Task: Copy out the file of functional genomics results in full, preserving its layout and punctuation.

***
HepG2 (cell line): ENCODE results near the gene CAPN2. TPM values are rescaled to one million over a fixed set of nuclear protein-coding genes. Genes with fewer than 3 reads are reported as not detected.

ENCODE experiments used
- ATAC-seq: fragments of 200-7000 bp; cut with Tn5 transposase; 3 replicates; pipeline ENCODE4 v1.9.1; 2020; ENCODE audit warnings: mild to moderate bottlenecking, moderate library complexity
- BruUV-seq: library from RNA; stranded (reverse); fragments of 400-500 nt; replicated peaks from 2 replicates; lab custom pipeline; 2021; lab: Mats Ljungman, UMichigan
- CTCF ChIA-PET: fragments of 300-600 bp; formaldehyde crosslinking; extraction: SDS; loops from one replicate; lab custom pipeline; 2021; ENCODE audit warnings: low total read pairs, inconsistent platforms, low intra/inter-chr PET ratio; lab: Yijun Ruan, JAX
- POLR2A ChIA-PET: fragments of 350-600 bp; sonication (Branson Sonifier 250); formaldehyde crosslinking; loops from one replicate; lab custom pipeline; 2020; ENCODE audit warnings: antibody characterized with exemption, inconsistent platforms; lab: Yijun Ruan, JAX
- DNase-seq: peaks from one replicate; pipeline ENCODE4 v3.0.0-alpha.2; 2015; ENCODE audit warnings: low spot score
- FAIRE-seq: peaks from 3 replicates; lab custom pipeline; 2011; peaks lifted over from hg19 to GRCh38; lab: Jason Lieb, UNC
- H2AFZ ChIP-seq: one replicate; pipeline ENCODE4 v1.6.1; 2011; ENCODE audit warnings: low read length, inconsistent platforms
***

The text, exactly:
HepG2 (cell line): ENCODE results near the gene CAPN2. TPM values are rescaled to one million over a fixed set of nuclear protein-coding genes. Genes with fewer than 3 reads are reported as not detected.

ENCODE experiments used
- ATAC-seq: fragments of 200-7000 bp; cut with Tn5 transposase; 3 replicates; pipeline ENCODE4 v1.9.1; 2020; ENCODE audit warnings: mild to moderate bottlenecking, moderate library complexity
- BruUV-seq: library from RNA; stranded (reverse); fragments of 400-500 nt; replicated peaks from 2 replicates; lab custom pipeline; 2021; lab: Mats Ljungman, UMichigan
- CTCF ChIA-PET: fragments of 300-600 bp; formaldehyde crosslinking; extraction: SDS; loops from one replicate; lab custom pipeline; 2021; ENCODE audit warnings: low total read pairs, inconsistent platforms, low intra/inter-chr PET ratio; lab: Yijun Ruan, JAX
- POLR2A ChIA-PET: fragments of 350-600 bp; sonication (Branson Sonifier 250); formaldehyde crosslinking; loops from one replicate; lab custom pipeline; 2020; ENCODE audit warnings: antibody characterized with exemption, inconsistent platforms; lab: Yijun Ruan, JAX
- DNase-seq: peaks from one replicate; pipeline ENCODE4 v3.0.0-alpha.2; 2015; ENCODE audit warnings: low spot score
- FAIRE-seq: peaks from 3 replicates; lab custom pipeline; 2011; peaks lifted over from hg19 to GRCh38; lab: Jason Lieb, UNC
- H2AFZ ChIP-seq: one replicate; pipeline ENCODE4 v1.6.1; 2011; ENCODE audit warnings: low read length, inconsistent platforms